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Apple’s latest iMac packs solid performance and sleek design: Review

4 min read

Apple’s (AAPL) iMac is a sleek, powerful all-in-one desktop. Outfitted with the company’s new M3 chip, the latest iMac is a solid go-to computer for people looking for a family system that can handle daily web browsing, productivity apps, and some gaming in a compact package.

Starting at $1,299, the iMac stands out among most other all-in-one computers thanks to its high-resolution 4.5K display and funky array of colors, a hallmark of the lineup. For the average person, the base iMac is likely more than enough to get by.

But if you’re looking for a bit more graphics oomph, you’ll need to opt for the $1,499 model, which features 2 additional GPU cores versus the standard iMac.

I’ve been using the latest iMac for roughly a week, and its vast display performance proved more than enough for my daily workload. It even handled the game “Lies of P” without issue, helping to scratch that overwhelming gaming itch after a long day’s work.

Apple's new iMac is a great daily driver for your computing needs. (Image: Apple)Apple's new iMac is a great daily driver for your computing needs. (Image: Apple)

Apple’s new iMac is a great daily driver for your computing needs. (Apple) (Apple)

Colorful, sleek, cool

The iMac’s biggest selling point is its slim design. Running a laptop chip means it doesn’t have to have a massive fan or large air vents to keep it cool, allowing Apple to make the desktop exceedingly thin. I popped my review version of the iMac on my desk, and it took up as much space as my normal PC monitor.

But the iMac’s other selling point is its colorful look. The latest iMac comes in seven different colors: blue, green, pink, purple, yellow, orange, and silver. I got the blue model and, well, loved it.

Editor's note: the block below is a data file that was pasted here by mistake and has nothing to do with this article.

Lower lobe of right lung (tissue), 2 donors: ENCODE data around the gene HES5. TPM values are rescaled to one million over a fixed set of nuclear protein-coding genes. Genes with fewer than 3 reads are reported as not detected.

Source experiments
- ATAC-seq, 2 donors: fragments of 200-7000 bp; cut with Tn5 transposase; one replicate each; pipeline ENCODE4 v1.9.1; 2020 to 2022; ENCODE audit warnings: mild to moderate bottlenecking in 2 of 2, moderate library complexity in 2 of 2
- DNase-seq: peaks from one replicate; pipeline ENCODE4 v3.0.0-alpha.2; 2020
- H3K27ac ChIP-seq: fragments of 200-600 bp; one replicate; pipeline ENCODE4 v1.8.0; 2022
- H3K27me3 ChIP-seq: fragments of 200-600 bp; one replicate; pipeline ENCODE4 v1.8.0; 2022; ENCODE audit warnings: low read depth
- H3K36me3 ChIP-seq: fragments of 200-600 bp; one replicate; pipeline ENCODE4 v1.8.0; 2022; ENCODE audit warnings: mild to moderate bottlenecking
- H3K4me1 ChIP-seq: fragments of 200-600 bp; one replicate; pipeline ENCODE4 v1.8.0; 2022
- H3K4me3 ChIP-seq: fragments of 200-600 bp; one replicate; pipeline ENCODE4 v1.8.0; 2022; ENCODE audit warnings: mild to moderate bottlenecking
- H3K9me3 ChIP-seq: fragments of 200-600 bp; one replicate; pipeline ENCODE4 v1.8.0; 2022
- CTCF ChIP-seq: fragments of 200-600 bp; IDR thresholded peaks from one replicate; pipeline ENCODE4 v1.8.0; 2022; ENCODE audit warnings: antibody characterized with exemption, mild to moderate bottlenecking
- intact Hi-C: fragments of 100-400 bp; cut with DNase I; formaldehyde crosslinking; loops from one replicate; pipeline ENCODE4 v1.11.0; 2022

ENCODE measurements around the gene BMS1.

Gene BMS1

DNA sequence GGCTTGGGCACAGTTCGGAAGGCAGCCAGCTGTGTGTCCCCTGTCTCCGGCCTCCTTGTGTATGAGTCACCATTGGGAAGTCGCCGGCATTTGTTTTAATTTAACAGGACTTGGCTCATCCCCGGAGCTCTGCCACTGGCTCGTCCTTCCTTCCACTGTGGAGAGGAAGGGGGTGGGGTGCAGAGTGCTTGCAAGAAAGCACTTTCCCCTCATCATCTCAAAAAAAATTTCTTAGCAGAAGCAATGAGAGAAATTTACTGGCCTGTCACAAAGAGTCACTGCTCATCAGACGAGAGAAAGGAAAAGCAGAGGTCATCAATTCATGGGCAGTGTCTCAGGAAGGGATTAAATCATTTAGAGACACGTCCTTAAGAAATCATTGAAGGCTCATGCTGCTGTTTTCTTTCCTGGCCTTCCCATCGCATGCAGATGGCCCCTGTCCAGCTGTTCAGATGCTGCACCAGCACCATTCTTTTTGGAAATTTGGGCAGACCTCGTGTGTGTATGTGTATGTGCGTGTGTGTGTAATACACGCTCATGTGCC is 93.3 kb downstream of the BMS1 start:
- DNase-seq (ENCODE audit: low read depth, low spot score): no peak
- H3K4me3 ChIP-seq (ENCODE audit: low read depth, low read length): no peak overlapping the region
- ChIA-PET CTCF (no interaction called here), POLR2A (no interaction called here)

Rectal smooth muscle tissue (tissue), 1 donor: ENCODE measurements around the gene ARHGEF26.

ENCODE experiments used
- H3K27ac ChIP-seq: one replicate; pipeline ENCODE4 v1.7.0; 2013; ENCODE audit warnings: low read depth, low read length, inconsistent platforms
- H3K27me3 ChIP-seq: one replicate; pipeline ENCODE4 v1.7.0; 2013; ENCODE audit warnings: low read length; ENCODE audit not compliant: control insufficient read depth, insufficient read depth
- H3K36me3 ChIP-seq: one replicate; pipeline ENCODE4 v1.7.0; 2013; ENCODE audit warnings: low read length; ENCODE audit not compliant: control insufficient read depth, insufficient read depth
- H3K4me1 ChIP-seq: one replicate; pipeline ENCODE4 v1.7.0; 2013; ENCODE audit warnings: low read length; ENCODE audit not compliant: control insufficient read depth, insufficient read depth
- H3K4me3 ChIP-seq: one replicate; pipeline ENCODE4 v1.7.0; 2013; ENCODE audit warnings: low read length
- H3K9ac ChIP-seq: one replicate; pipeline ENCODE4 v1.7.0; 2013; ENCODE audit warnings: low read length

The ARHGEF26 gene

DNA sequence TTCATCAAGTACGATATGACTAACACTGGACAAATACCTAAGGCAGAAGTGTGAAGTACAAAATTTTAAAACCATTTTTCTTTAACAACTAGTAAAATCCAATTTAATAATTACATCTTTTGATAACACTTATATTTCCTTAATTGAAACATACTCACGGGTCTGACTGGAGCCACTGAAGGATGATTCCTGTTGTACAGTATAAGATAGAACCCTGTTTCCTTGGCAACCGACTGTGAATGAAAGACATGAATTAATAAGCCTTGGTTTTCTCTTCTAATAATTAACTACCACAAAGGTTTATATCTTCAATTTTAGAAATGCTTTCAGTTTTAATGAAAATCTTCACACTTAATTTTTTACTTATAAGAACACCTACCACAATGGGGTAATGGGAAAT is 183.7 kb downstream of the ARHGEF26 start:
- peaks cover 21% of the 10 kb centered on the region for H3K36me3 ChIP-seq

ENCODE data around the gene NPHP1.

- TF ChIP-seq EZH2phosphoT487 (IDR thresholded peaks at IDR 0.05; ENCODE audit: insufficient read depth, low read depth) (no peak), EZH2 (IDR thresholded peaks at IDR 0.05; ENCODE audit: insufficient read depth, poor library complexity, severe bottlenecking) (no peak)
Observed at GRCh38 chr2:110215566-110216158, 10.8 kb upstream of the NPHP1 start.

My work desk, which is actually more of a mix of a desk, kitchen table, dining room table, and coat rack—I live in Queens, lay off—is a bit too crowded to serve as a showcase for a statement piece like the iMac, but I imagine it’d look nice and neat in someone’s home office.

The iMac I reviewed came with an upgraded Magic Keyboard with Touch ID and numeric keypad, an $80 add-on if you buy the base iMac.

As you can probably imagine the keyboard came in the same color blue as the iMac itself.

Around back, the iMac features 2 USB C Thunderbolt ports, 2 USB C ports, and a power port.

While a thin profile and fun colors are certainly a plus, you’re buying the iMac because of its 24-inch 4.5K resolution display. As you’d expect, images and videos looked exceptionally crisp on the panel.

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Sign up for the Yahoo Finance Tech newsletter. (Yahoo Finance)

It’s a night and day difference going from my 4-year-old desktop monitor to the iMac. Colors look vibrant, and there’s plenty of space to open multiple apps and windows without having to rearrange them into tiny squares around the screen.

A solid daily driver

The iMac’s new M3 chip gives it plenty of performance for your everyday needs and then some. I never experienced slowdown even while I was browsing the web, streaming music, livestreaming the experts on YahooFinance.com, and downloading games.

The game “Lies of P” ran smoothly and without issue with the graphics settings auto-selected. When I turned them all the way up, though, the game was a bit sluggish.

The game “Baldur’s Gate 3” ran well, but don’t expect to be able to play it on the highest graphics settings. It defaults to medium, which looks fine for sure. But if you want to get the best graphics experience, you’ll need more power than the iMac has to offer. This isn’t a gaming rig; it’s a system meant for everyday use rather than a monster designed to tackle graphics-intensive tasks.

If you’re in need of some serious processing power, the kind you’d need for high-end gaming, heavy-duty video editing, or working with CAD files, you’ll need to go with a pricier Mac Studio, which starts at $1,999.

A go-to gets better

Overall, the 24-inch iMac is an excellent all-in-one computer for most consumers. If you’re an Apple fan hunting for a no-nonsense desktop, the iMac is a no-brainer.

For those looking for serious processing firepower, though, you’ll want to take a step up to one of Apple’s more professional focused systems.

Daniel Howley is the tech editor at Yahoo Finance. He’s been covering the tech industry since 2011. You can follow him on Twitter @DanielHowley.

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